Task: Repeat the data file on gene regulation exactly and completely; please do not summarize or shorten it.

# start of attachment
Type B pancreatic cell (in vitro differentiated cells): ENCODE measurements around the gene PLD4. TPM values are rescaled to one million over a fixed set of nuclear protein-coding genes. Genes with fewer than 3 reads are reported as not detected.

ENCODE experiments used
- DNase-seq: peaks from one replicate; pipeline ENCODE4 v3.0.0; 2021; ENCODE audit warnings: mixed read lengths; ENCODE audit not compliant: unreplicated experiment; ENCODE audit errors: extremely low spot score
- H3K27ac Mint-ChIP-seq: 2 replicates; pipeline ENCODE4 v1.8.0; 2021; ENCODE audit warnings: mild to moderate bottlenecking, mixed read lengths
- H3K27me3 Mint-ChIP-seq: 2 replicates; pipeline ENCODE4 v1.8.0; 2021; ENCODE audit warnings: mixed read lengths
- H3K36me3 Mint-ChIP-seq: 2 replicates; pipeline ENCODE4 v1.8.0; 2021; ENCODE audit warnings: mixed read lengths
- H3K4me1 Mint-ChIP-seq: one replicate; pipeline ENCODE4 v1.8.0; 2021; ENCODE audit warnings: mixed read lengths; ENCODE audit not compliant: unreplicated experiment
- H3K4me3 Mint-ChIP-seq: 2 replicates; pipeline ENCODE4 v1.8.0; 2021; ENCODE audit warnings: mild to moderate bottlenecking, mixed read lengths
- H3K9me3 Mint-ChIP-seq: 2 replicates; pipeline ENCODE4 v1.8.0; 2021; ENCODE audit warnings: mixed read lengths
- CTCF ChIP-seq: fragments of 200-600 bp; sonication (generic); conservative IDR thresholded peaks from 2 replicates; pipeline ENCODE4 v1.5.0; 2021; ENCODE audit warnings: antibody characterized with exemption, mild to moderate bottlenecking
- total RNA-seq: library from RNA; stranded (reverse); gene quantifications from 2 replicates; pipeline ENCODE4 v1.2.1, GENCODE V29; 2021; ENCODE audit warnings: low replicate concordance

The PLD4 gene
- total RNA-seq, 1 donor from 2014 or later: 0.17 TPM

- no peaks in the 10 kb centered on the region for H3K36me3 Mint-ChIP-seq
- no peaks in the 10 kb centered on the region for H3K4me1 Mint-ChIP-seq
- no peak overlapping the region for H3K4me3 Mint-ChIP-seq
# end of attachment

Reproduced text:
Type B pancreatic cell (in vitro differentiated cells): ENCODE measurements around the gene PLD4. TPM values are rescaled to one million over a fixed set of nuclear protein-coding genes. Genes with fewer than 3 reads are reported as not detected.

ENCODE experiments used
- DNase-seq: peaks from one replicate; pipeline ENCODE4 v3.0.0; 2021; ENCODE audit warnings: mixed read lengths; ENCODE audit not compliant: unreplicated experiment; ENCODE audit errors: extremely low spot score
- H3K27ac Mint-ChIP-seq: 2 replicates; pipeline ENCODE4 v1.8.0; 2021; ENCODE audit warnings: mild to moderate bottlenecking, mixed read lengths
- H3K27me3 Mint-ChIP-seq: 2 replicates; pipeline ENCODE4 v1.8.0; 2021; ENCODE audit warnings: mixed read lengths
- H3K36me3 Mint-ChIP-seq: 2 replicates; pipeline ENCODE4 v1.8.0; 2021; ENCODE audit warnings: mixed read lengths
- H3K4me1 Mint-ChIP-seq: one replicate; pipeline ENCODE4 v1.8.0; 2021; ENCODE audit warnings: mixed read lengths; ENCODE audit not compliant: unreplicated experiment
- H3K4me3 Mint-ChIP-seq: 2 replicates; pipeline ENCODE4 v1.8.0; 2021; ENCODE audit warnings: mild to moderate bottlenecking, mixed read lengths
- H3K9me3 Mint-ChIP-seq: 2 replicates; pipeline ENCODE4 v1.8.0; 2021; ENCODE audit warnings: mixed read lengths
- CTCF ChIP-seq: fragments of 200-600 bp; sonication (generic); conservative IDR thresholded peaks from 2 replicates; pipeline ENCODE4 v1.5.0; 2021; ENCODE audit warnings: antibody characterized with exemption, mild to moderate bottlenecking
- total RNA-seq: library from RNA; stranded (reverse); gene quantifications from 2 replicates; pipeline ENCODE4 v1.2.1, GENCODE V29; 2021; ENCODE audit warnings: low replicate concordance

The PLD4 gene
- total RNA-seq, 1 donor from 2014 or later: 0.17 TPM

- no peaks in the 10 kb centered on the region for H3K36me3 Mint-ChIP-seq
- no peaks in the 10 kb centered on the region for H3K4me1 Mint-ChIP-seq
- no peak overlapping the region for H3K4me3 Mint-ChIP-seq